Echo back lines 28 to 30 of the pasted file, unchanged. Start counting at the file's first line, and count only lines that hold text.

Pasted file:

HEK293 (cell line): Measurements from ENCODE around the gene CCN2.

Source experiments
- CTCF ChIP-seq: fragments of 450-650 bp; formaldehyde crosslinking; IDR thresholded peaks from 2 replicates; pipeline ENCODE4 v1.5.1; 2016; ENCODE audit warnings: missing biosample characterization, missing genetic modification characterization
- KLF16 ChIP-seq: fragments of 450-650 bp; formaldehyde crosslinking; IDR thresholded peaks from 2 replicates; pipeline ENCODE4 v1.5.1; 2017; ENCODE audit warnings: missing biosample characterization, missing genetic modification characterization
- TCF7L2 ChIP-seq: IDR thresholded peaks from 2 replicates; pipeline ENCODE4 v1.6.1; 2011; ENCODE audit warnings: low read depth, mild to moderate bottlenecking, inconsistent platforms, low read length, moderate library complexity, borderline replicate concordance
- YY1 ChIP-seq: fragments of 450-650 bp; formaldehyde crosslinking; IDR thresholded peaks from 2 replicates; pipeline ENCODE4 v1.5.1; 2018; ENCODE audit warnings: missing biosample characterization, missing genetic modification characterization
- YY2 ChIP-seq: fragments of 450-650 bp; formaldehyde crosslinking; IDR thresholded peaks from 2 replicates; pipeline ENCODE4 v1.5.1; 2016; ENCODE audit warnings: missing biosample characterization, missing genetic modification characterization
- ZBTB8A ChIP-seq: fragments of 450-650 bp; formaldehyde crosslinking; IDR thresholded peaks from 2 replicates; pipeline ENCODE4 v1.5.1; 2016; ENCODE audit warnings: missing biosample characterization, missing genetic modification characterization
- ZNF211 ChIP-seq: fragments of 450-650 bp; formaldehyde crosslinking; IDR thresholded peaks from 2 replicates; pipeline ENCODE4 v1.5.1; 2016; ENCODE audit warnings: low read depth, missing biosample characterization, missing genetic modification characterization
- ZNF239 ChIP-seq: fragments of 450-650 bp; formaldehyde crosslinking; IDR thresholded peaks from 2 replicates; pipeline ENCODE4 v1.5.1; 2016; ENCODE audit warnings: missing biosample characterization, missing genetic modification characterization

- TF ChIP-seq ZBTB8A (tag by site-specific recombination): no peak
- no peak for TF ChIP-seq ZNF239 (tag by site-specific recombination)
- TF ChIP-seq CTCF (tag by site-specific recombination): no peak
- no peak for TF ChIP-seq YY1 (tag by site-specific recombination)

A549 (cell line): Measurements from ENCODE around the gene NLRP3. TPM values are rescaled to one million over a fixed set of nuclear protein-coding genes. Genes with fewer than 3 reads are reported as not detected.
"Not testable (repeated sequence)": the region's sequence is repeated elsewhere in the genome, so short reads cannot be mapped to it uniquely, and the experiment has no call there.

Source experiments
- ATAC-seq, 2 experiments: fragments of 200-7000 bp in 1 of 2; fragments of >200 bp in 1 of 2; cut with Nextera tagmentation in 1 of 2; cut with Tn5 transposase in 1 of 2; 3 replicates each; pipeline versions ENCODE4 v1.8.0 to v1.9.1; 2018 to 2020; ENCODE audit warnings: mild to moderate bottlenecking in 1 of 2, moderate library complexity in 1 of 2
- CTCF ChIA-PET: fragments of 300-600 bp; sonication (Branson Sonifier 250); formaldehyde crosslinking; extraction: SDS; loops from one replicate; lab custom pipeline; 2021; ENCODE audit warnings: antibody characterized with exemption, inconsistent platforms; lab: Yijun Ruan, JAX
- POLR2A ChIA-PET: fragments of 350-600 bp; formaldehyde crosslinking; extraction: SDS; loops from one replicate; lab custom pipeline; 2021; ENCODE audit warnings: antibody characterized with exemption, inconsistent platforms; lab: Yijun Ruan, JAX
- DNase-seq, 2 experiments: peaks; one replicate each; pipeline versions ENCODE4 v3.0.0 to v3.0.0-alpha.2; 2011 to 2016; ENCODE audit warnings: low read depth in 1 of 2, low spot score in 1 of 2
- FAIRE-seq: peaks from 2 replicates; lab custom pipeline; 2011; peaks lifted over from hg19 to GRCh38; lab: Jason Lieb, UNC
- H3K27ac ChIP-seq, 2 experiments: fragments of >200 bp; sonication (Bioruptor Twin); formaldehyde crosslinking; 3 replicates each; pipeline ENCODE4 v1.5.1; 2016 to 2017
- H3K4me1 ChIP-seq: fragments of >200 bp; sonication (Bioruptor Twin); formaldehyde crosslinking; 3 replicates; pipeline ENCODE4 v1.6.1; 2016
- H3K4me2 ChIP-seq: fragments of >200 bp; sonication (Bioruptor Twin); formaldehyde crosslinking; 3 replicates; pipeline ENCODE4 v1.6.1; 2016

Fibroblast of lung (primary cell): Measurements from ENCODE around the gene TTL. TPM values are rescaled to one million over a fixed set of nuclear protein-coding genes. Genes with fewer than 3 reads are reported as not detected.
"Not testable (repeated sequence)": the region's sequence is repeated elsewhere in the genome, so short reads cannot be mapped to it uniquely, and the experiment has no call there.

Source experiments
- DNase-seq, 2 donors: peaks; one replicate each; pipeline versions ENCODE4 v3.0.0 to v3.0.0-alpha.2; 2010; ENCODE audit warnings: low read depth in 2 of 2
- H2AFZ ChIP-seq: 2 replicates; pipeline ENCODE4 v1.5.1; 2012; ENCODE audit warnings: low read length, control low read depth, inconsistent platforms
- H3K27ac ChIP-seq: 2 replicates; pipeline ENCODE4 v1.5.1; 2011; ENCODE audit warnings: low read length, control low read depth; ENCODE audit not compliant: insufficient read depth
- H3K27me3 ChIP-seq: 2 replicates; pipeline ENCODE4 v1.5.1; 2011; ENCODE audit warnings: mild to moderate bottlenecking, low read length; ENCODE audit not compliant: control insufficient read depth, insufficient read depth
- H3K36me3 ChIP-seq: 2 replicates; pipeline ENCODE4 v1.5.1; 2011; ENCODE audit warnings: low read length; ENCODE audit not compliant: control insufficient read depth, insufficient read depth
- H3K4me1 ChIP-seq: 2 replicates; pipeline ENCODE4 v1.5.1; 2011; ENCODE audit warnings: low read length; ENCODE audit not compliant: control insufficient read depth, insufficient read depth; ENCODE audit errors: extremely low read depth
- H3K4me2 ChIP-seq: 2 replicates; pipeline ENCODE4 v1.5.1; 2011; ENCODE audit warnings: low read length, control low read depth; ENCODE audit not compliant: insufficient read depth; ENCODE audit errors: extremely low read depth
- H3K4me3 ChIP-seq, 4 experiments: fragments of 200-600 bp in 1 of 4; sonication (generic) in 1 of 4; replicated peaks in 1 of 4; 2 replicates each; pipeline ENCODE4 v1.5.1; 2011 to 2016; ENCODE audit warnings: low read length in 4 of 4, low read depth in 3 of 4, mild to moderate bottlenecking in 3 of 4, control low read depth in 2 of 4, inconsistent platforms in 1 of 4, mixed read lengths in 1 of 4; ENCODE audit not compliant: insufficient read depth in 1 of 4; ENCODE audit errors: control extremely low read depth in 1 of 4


Source experiments
- DNase-seq, 2 donors: peaks; one replicate each; pipeline versions ENCODE4 v3.0.0 to v3.0.0-alpha.2; 2010; ENCODE audit warnings: low read depth in 2 of 2
- H2AFZ ChIP-seq: 2 replicates; pipeline ENCODE4 v1.5.1; 2012; ENCODE audit warnings: low read length, control low read depth, inconsistent platforms